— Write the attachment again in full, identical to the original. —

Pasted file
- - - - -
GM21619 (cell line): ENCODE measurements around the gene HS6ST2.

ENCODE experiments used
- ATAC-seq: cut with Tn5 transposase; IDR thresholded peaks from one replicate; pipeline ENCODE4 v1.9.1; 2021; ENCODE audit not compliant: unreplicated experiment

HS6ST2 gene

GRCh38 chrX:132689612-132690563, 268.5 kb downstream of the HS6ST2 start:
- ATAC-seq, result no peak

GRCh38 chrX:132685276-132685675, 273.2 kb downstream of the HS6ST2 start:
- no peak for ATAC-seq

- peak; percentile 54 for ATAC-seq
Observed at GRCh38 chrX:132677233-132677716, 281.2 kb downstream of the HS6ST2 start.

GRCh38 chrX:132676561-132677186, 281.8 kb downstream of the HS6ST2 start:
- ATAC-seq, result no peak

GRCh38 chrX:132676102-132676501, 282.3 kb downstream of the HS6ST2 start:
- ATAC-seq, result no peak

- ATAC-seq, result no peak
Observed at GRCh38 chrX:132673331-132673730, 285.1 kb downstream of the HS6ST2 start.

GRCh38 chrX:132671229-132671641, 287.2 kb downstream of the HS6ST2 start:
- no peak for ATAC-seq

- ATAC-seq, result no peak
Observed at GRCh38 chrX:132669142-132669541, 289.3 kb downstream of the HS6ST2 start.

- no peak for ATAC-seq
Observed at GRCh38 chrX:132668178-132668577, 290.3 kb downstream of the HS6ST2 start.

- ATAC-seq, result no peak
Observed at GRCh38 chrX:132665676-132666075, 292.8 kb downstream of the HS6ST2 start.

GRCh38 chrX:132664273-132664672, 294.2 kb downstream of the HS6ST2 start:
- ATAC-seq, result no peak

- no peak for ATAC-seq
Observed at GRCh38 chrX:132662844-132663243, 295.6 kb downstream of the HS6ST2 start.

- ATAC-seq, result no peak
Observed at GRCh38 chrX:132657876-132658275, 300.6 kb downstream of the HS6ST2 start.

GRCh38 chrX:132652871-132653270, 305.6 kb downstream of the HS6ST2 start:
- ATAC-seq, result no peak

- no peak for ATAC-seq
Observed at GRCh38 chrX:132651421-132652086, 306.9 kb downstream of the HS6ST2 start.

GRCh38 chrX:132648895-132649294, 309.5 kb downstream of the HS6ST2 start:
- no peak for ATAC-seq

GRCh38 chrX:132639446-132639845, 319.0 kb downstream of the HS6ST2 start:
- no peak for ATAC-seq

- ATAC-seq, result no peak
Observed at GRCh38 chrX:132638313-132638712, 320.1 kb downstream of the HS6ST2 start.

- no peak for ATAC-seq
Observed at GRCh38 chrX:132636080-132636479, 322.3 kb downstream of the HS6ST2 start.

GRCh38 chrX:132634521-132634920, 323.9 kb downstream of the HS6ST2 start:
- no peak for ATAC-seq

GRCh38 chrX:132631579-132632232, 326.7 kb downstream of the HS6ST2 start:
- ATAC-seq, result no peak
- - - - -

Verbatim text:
GM21619 (cell line): ENCODE measurements around the gene HS6ST2.

ENCODE experiments used
- ATAC-seq: cut with Tn5 transposase; IDR thresholded peaks from one replicate; pipeline ENCODE4 v1.9.1; 2021; ENCODE audit not compliant: unreplicated experiment

HS6ST2 gene

GRCh38 chrX:132689612-132690563, 268.5 kb downstream of the HS6ST2 start:
- ATAC-seq, result no peak

GRCh38 chrX:132685276-132685675, 273.2 kb downstream of the HS6ST2 start:
- no peak for ATAC-seq

- peak; percentile 54 for ATAC-seq
Observed at GRCh38 chrX:132677233-132677716, 281.2 kb downstream of the HS6ST2 start.

GRCh38 chrX:132676561-132677186, 281.8 kb downstream of the HS6ST2 start:
- ATAC-seq, result no peak

GRCh38 chrX:132676102-132676501, 282.3 kb downstream of the HS6ST2 start:
- ATAC-seq, result no peak

- ATAC-seq, result no peak
Observed at GRCh38 chrX:132673331-132673730, 285.1 kb downstream of the HS6ST2 start.

GRCh38 chrX:132671229-132671641, 287.2 kb downstream of the HS6ST2 start:
- no peak for ATAC-seq

- ATAC-seq, result no peak
Observed at GRCh38 chrX:132669142-132669541, 289.3 kb downstream of the HS6ST2 start.

- no peak for ATAC-seq
Observed at GRCh38 chrX:132668178-132668577, 290.3 kb downstream of the HS6ST2 start.

- ATAC-seq, result no peak
Observed at GRCh38 chrX:132665676-132666075, 292.8 kb downstream of the HS6ST2 start.

GRCh38 chrX:132664273-132664672, 294.2 kb downstream of the HS6ST2 start:
- ATAC-seq, result no peak

- no peak for ATAC-seq
Observed at GRCh38 chrX:132662844-132663243, 295.6 kb downstream of the HS6ST2 start.

- ATAC-seq, result no peak
Observed at GRCh38 chrX:132657876-132658275, 300.6 kb downstream of the HS6ST2 start.

GRCh38 chrX:132652871-132653270, 305.6 kb downstream of the HS6ST2 start:
- ATAC-seq, result no peak

- no peak for ATAC-seq
Observed at GRCh38 chrX:132651421-132652086, 306.9 kb downstream of the HS6ST2 start.

GRCh38 chrX:132648895-132649294, 309.5 kb downstream of the HS6ST2 start:
- no peak for ATAC-seq

GRCh38 chrX:132639446-132639845, 319.0 kb downstream of the HS6ST2 start:
- no peak for ATAC-seq

- ATAC-seq, result no peak
Observed at GRCh38 chrX:132638313-132638712, 320.1 kb downstream of the HS6ST2 start.

- no peak for ATAC-seq
Observed at GRCh38 chrX:132636080-132636479, 322.3 kb downstream of the HS6ST2 start.

GRCh38 chrX:132634521-132634920, 323.9 kb downstream of the HS6ST2 start:
- no peak for ATAC-seq

GRCh38 chrX:132631579-132632232, 326.7 kb downstream of the HS6ST2 start:
- ATAC-seq, result no peak